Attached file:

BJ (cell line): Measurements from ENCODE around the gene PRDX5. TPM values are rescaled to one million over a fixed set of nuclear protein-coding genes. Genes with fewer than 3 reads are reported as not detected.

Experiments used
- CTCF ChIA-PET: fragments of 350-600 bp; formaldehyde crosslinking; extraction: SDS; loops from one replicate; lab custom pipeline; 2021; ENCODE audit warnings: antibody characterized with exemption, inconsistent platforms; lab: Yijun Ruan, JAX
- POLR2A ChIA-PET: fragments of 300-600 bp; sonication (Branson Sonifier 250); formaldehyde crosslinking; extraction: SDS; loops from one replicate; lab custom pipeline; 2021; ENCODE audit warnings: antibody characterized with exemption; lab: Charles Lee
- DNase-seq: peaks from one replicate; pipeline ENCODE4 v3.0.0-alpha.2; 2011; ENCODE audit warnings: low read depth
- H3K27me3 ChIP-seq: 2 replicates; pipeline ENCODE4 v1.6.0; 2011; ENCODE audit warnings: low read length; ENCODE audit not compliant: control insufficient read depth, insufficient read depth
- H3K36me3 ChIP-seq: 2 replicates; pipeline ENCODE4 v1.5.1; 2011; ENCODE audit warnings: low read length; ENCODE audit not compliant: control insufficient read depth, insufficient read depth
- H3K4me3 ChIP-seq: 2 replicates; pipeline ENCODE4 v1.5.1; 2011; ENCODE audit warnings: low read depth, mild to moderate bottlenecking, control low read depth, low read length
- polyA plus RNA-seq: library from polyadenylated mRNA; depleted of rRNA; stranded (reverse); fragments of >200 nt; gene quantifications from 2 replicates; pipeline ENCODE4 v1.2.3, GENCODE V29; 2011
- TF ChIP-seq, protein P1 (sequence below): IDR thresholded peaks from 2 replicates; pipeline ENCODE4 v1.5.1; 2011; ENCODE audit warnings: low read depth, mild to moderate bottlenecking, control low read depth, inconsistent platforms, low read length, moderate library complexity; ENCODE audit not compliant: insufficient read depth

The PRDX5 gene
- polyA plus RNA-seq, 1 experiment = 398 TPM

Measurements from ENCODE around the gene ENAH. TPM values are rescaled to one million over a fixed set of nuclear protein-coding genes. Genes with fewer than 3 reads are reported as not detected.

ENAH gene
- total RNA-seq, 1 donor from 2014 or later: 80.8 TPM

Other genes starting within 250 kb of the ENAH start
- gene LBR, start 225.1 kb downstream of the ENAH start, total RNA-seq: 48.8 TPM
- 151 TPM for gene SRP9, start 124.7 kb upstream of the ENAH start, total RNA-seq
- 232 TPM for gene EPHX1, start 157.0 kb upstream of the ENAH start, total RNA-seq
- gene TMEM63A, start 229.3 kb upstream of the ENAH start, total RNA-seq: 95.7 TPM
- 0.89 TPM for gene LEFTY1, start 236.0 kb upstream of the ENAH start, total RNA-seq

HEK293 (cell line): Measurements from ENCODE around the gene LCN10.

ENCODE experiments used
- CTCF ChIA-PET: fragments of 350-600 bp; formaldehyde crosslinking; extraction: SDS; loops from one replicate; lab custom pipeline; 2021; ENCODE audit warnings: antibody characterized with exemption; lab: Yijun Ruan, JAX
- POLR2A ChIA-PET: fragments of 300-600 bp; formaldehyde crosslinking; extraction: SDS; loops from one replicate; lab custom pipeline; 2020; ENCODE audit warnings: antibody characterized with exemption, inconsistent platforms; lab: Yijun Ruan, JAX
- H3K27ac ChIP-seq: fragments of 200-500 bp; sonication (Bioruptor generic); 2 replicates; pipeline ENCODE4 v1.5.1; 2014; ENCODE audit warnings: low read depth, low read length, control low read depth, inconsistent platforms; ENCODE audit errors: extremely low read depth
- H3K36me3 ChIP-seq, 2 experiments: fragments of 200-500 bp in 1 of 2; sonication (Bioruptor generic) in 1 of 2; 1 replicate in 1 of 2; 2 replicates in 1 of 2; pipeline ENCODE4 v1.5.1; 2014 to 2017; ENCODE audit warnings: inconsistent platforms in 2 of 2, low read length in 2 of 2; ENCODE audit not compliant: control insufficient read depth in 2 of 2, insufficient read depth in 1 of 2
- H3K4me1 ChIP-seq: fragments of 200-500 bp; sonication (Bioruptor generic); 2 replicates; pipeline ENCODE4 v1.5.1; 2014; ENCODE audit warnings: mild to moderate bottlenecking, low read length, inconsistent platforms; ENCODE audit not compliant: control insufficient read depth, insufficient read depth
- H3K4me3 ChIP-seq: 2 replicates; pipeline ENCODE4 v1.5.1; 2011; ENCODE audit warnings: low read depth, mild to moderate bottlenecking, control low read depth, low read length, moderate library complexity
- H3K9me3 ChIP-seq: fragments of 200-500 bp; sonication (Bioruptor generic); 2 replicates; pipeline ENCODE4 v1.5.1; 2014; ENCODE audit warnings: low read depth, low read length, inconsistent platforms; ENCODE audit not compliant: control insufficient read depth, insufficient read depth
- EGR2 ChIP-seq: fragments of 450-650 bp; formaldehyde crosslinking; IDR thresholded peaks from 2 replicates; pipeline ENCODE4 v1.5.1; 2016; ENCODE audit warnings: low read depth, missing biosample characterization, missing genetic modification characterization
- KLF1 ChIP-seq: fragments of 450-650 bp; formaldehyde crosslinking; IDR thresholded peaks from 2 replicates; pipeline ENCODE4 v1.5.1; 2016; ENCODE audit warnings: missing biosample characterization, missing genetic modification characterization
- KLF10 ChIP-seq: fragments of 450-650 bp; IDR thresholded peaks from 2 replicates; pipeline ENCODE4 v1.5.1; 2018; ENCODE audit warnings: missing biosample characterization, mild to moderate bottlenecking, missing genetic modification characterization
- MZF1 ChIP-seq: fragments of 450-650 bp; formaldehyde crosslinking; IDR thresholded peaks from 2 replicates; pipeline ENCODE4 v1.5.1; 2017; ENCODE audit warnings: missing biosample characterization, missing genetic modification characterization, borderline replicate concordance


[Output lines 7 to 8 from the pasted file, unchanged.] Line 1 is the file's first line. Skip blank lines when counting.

- H3K36me3 ChIP-seq: 2 replicates; pipeline ENCODE4 v1.5.1; 2011; ENCODE audit warnings: low read length; ENCODE audit not compliant: control insufficient read depth, insufficient read depth
- H3K4me3 ChIP-seq: 2 replicates; pipeline ENCODE4 v1.5.1; 2011; ENCODE audit warnings: low read depth, mild to moderate bottlenecking, control low read depth, low read length